Each participant practiced 12 trials prior to the formal experiment (i.e., 6 practice trials for the neutral condition and 6 practice trials for incongruent condition), having been instructed to respond, as quickly and accurately as possible, according to the chromatic nature of the stimuli by pressing, with the thumb of the left or right hand, one of three pre-specified buttons on the response box corresponding to each color. A response was accepted if it was made between 200 and 1000 ms after the onset of the stimulus. The response time (RT), defined as the time interval between the onset of a stimulus and a correct response made by the participant, and accuracy were subjected to further analysis.

EEG Recording and Processing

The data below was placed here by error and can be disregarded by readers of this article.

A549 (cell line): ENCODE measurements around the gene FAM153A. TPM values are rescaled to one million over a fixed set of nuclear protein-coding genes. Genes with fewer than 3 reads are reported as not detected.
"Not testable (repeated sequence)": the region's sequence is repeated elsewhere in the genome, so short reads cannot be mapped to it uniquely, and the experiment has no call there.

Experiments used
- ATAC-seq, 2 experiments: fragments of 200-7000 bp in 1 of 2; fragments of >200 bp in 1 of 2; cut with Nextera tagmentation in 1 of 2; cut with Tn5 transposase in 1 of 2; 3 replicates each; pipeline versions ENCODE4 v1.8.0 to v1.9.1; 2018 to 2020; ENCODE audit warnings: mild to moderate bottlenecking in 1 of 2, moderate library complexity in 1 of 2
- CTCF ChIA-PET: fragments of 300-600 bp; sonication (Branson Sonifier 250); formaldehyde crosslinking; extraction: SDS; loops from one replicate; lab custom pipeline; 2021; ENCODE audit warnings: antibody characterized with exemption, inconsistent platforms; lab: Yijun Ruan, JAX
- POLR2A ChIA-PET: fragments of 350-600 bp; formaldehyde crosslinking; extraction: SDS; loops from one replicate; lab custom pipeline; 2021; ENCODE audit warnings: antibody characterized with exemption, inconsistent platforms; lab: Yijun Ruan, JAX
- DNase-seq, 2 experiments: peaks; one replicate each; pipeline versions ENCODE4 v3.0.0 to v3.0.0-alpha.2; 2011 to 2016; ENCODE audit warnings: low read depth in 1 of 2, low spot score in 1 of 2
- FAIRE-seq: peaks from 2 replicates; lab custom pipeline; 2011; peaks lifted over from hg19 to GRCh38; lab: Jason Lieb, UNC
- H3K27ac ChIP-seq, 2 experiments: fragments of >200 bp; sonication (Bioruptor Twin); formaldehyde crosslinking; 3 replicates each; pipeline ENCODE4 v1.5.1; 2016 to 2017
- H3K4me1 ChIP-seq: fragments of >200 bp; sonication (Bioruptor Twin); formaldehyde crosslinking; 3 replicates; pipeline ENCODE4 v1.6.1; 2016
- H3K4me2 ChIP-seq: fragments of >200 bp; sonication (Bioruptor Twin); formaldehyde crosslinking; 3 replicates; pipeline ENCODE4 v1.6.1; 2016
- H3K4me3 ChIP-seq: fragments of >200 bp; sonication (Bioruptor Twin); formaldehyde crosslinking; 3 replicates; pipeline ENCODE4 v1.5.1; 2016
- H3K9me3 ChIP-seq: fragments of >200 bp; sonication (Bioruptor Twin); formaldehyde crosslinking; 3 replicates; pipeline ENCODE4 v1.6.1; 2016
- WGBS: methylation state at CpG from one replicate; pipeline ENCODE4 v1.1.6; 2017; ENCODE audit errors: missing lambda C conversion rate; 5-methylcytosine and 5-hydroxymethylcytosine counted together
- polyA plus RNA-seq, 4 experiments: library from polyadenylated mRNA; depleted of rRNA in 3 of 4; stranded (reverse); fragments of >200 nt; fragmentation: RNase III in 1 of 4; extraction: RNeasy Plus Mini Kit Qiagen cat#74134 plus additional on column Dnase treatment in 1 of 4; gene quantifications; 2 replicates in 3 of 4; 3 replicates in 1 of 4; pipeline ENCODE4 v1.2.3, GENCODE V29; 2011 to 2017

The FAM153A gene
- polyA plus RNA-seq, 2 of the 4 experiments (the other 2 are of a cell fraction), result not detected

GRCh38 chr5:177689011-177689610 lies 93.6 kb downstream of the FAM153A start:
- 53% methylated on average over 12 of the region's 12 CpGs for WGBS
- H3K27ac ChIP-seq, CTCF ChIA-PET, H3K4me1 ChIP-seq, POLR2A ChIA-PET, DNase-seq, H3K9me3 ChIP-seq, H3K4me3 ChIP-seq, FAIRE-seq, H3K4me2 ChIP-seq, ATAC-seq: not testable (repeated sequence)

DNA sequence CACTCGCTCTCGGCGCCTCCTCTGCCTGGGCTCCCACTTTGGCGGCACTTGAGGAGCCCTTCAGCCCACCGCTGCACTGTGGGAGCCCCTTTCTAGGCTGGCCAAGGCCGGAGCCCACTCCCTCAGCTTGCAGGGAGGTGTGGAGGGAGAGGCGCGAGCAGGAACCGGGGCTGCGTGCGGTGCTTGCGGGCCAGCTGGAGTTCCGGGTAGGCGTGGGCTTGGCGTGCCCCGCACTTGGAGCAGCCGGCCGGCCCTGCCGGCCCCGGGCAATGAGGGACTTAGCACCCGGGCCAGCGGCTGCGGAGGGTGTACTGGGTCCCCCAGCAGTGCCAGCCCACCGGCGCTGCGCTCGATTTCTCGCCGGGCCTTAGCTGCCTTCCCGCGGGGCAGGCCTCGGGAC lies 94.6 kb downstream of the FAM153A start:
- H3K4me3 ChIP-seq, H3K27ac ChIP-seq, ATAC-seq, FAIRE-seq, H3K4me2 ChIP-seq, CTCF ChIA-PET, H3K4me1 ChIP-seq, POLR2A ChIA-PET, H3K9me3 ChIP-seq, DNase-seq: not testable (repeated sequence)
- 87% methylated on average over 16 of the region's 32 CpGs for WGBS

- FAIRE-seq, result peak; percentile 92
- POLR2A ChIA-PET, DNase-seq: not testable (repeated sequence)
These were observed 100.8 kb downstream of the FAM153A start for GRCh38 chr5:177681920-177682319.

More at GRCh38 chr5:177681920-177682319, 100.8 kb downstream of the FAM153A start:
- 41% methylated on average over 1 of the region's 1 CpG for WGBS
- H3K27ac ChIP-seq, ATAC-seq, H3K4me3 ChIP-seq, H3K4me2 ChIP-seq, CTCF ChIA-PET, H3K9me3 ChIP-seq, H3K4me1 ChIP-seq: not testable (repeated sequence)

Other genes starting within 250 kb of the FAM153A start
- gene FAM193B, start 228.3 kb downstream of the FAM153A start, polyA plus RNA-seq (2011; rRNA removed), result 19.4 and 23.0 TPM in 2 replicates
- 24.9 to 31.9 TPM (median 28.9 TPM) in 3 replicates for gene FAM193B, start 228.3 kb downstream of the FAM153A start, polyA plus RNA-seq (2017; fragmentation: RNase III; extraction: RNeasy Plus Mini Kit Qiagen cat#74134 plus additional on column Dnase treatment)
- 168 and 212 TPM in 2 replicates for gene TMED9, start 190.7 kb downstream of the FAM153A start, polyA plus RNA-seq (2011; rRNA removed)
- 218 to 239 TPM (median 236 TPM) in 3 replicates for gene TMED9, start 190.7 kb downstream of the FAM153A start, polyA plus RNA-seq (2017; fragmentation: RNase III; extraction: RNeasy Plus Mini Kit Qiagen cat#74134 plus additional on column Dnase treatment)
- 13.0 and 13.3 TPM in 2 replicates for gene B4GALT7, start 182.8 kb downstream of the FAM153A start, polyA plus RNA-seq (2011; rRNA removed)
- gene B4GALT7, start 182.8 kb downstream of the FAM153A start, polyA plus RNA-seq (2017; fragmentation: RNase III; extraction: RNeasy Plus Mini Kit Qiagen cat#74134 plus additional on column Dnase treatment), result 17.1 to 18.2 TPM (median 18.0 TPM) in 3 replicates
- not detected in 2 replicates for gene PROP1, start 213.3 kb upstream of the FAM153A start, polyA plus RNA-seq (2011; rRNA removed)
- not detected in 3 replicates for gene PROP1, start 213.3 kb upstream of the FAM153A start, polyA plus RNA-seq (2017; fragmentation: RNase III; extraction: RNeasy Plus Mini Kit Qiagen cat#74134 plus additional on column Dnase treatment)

Participants were instructed to be seated comfortably in a chair at a distance of ~65 cm from a 14″ computer screen in a sound and light-attenuated electrically shielded chamber. Throughout the recording of the EEG acquisition period, participants were instructed to keep their bodies as relaxed as possible. The EEG was recorded using the NeuroScan 4.5 system (NeuroScan Inc., El Paso, TX, USA). Prior to the administration of the Stroop Test, an electric cap (Neuroscan Quick-Cap, Neuroscan in. VA) with 32 Ag/AgCl electrodes arranged in the International 10–10 system (Chatrian, 1985) was mounted. Each electrode was referenced to the linked electrodes at the right and left mastoids with ground at FPz. The vertical and horizontal electro-oculographic (EOG) signals were simultaneously recorded from four electrodes placed below and above the left orbit and 1 cm lateral to the outer canthus of each eye, for the purpose of offline correction of ocular artifacts. For optimum signal transduction during the recording process, it is essential that a low resistance current path between the skull skin surface and a given electrode is provided. By filling the electrodes with the Electro-GelTM (Eelctro-Cap International, Inc., Eaton, USA) and constantly monitoring to ensure maintenance of the impedance value during the recording process, the impedance of all of the electrodes was maintained below 5 kΩ. The analog signal of the EEG was converted to a digital signal, amplified at a sampling rate of 1000 Hz (12 dB /octave), digitally low-pass filtered with 70 Hz and digitally high-pass filtered with 0.05 Hz (60-Hz note filter) by the NeuroScan SymAmp2 amplifier system (NeuroScan Inc., El Paso, TX, USA), and then stored to a hard disk on a continuous basis for off-line analysis.